“We’re in the dark”: Questions surround Roma street death case
The death of a Romany man in Teplice on Saturday has been making international headlines, after video emerged of officers restraining him shortly before he reportedly died in an ambulance. The police say, however, that a preliminary autopsy has found a drug overdose to be the cause of death. I discussed the case with Roma rights advocate Gwendolyn Albert, who is among those comparing the man’s death to that of George Floyd in the US.
“The parallels are extraordinary. First of all there’s the very fact that without a bystander filming the incident we would not know what the nature of the police intervention was.
“Then there’s the fact that the police used the exact same tactic that the police used in the George Floyd case – kneeling on somebody’s neck, which is a very, very risky tactic to use.
“The third parallel is that this person is a member of a community that is pretty much despised here sadly, and experiences a lot of racism.
“And lastly the last few days have shown that the other parallel is that the response of the authorities has been defensive, rushed, callous, and I would even say arrogant.”
What do you say to the police’s assertion that they had to use force because this man was out of control and was fighting and damaging a car?
“The police are allowed to use force – I don’t think anybody questions that.
“But the question is what kind of force do they use and for how long.
“And in this case they chose a method that is life threatening, extremely risky and universally condemned after the George Floyd case.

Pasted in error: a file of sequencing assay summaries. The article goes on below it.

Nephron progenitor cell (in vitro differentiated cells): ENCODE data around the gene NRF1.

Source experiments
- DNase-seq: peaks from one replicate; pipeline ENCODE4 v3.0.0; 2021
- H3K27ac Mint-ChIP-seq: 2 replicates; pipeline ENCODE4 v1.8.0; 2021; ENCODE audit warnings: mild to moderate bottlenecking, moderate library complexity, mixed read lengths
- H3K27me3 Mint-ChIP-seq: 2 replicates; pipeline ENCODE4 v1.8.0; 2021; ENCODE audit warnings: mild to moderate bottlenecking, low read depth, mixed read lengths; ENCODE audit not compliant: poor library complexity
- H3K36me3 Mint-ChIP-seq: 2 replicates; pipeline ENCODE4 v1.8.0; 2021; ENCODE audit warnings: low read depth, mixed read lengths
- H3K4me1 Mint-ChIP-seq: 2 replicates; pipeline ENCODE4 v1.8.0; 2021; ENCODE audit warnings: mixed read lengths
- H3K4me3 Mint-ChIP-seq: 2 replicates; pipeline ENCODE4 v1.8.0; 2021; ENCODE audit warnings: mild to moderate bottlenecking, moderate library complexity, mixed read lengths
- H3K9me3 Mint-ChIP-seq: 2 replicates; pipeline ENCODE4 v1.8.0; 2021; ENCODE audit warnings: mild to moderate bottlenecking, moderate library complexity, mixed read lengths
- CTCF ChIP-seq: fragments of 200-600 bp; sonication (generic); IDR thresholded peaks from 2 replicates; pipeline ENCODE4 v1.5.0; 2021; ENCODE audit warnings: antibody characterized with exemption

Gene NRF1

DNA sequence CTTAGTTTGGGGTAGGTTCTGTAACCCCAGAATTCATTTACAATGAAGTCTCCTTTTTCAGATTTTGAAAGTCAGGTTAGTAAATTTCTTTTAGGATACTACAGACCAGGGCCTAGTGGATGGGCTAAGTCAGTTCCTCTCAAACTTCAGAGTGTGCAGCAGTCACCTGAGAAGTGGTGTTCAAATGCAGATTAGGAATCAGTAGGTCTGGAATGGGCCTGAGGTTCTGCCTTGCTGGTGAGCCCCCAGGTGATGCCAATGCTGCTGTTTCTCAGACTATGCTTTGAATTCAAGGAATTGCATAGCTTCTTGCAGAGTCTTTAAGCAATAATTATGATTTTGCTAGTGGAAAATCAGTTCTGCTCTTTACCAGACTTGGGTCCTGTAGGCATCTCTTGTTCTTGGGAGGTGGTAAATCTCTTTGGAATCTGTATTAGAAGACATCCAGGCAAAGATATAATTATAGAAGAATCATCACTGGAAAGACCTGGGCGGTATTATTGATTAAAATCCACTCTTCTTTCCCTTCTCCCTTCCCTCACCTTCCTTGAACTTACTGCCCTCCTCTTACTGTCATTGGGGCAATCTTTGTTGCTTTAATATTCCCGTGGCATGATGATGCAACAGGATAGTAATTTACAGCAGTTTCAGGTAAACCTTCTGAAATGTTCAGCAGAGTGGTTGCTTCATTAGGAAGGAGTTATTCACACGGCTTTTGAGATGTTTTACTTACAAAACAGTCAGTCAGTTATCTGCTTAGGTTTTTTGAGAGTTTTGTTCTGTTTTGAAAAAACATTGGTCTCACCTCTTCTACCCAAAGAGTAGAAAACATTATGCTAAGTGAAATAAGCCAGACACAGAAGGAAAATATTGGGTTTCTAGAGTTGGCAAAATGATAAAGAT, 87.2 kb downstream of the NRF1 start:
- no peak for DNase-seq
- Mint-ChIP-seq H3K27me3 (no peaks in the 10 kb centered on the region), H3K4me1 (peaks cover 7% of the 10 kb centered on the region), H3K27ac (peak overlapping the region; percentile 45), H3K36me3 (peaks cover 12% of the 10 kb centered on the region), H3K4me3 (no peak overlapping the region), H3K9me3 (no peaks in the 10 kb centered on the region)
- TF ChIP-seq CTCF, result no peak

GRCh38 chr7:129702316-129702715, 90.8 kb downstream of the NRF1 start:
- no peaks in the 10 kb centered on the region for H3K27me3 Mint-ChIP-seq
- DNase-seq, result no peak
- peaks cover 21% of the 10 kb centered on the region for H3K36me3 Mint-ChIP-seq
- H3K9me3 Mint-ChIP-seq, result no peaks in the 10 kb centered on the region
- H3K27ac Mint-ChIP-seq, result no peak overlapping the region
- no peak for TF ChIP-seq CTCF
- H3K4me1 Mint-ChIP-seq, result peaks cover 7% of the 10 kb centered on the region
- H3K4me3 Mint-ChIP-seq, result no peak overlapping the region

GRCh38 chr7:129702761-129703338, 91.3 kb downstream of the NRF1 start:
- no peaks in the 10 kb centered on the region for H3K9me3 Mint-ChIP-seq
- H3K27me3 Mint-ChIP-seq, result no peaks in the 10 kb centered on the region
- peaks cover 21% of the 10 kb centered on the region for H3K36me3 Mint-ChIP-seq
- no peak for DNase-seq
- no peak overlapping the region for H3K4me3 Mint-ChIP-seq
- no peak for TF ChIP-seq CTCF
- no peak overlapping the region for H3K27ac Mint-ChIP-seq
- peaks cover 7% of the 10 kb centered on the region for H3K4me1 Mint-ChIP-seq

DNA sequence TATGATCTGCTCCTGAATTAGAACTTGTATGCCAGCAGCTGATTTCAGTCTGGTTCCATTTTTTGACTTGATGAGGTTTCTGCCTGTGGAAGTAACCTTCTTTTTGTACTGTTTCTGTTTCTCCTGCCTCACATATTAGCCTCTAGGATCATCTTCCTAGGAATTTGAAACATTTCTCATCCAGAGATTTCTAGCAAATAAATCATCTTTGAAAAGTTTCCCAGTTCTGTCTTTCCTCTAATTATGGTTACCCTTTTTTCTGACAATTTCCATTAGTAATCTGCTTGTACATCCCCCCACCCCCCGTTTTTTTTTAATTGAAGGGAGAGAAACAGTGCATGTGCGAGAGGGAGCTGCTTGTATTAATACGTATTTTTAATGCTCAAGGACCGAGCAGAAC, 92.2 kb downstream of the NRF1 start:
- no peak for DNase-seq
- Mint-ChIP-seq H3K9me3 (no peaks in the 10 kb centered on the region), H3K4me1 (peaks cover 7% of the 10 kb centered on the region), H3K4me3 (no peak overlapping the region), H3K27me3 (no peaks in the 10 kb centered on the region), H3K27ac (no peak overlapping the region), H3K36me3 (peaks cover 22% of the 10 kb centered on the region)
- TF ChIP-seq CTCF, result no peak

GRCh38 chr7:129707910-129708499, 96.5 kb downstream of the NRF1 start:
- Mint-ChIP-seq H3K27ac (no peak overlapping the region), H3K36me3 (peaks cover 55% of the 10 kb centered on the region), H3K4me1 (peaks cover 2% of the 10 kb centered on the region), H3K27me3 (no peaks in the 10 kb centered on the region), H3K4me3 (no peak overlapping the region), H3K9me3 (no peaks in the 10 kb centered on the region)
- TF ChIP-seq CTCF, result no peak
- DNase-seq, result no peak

“You know, it doesn’t take a rocket scientist to understand that if you cut off somebody’s air flow they risk either enormous injury or death.
“It’s just very clear.”
But isn’t the issue then that the Czech police may have questionable procedures and is not about the officers in this case, who say at least that they followed the correct procedures?
“They say that they followed procedure and the question is – and this is something that an independent investigation of this incident would determine, and that’s what needs to happen – whether it was genuinely proportionate.
“Is it proportionate to keep kneeling on the person’s neck after he stops moving, for minutes? That’s the question.
“That’s something that hopefully an independent investigation will answer and the courts will answer in the future, but we’re at the very, very beginning phases of this.”
What about the preliminary autopsy? That reportedly says that the death of this man wasn’t caused by the police’s actions but was a drug overdose. Doesn’t that kind of end the comparison between this case and that of George Floyd?
“Not at all. The police asserted the exact same thing in George Floyd’s case in the United States.
“They pointed to substances in his body and a heart condition, which the autopsy also mentions.”
Yes, but the autopsy here says that he specifically died of a drug overdose.
“Well that’s why the family needs to ask for a second autopsy, as soon as possible.
“There needs to be an independent autopsy conducted.
“What we need to ask is, What is the medical reasoning?
“And when the coroner conducted that autopsy, was the information revealed to them of how the police had proceeded? Were they aware, did they see the video or not?
“That’s a question.”
But is it really a question? Because surely the coroner does a medical examination and then they see what the cause of death was – they don’t have to look at a video.
“We haven’t seen the report itself. So we don’t know what all it says.
“What we know is what the police say it says, and the police may not have told us everything that it says.
“The autopsy may have found, for example, marks on the body consistent with what the police did, etcetera.
“We don’t know… we don’t know anything about anything.
“We don’t know any details, we don’t know about his blood oxygen level and all that kind of think.
“We’re just simply in the dark really.
“The approach that the police are taking is to say, Trust us, these two things are unrelated.
“And that’s not good enough. It’s not good enough when somebody dies to say that.”